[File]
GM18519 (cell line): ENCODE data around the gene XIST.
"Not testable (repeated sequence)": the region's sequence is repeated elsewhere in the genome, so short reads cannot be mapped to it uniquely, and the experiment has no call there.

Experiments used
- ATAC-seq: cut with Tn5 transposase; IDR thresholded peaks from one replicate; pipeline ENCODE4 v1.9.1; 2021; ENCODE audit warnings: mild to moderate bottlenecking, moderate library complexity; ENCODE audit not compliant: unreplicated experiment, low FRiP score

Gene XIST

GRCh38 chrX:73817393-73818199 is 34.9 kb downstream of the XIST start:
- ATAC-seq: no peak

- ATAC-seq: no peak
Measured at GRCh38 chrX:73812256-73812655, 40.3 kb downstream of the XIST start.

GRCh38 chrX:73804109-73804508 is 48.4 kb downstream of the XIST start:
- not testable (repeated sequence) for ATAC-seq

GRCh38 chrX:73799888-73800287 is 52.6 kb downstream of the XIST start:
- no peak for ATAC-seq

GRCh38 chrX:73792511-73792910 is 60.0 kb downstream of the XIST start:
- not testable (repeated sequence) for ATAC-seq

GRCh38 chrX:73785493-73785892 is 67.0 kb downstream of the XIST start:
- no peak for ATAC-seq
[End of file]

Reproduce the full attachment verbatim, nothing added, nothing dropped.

GM18519 (cell line): ENCODE data around the gene XIST.
"Not testable (repeated sequence)": the region's sequence is repeated elsewhere in the genome, so short reads cannot be mapped to it uniquely, and the experiment has no call there.

Experiments used
- ATAC-seq: cut with Tn5 transposase; IDR thresholded peaks from one replicate; pipeline ENCODE4 v1.9.1; 2021; ENCODE audit warnings: mild to moderate bottlenecking, moderate library complexity; ENCODE audit not compliant: unreplicated experiment, low FRiP score

Gene XIST

GRCh38 chrX:73817393-73818199 is 34.9 kb downstream of the XIST start:
- ATAC-seq: no peak

- ATAC-seq: no peak
Measured at GRCh38 chrX:73812256-73812655, 40.3 kb downstream of the XIST start.

GRCh38 chrX:73804109-73804508 is 48.4 kb downstream of the XIST start:
- not testable (repeated sequence) for ATAC-seq

GRCh38 chrX:73799888-73800287 is 52.6 kb downstream of the XIST start:
- no peak for ATAC-seq

GRCh38 chrX:73792511-73792910 is 60.0 kb downstream of the XIST start:
- not testable (repeated sequence) for ATAC-seq

GRCh38 chrX:73785493-73785892 is 67.0 kb downstream of the XIST start:
- no peak for ATAC-seq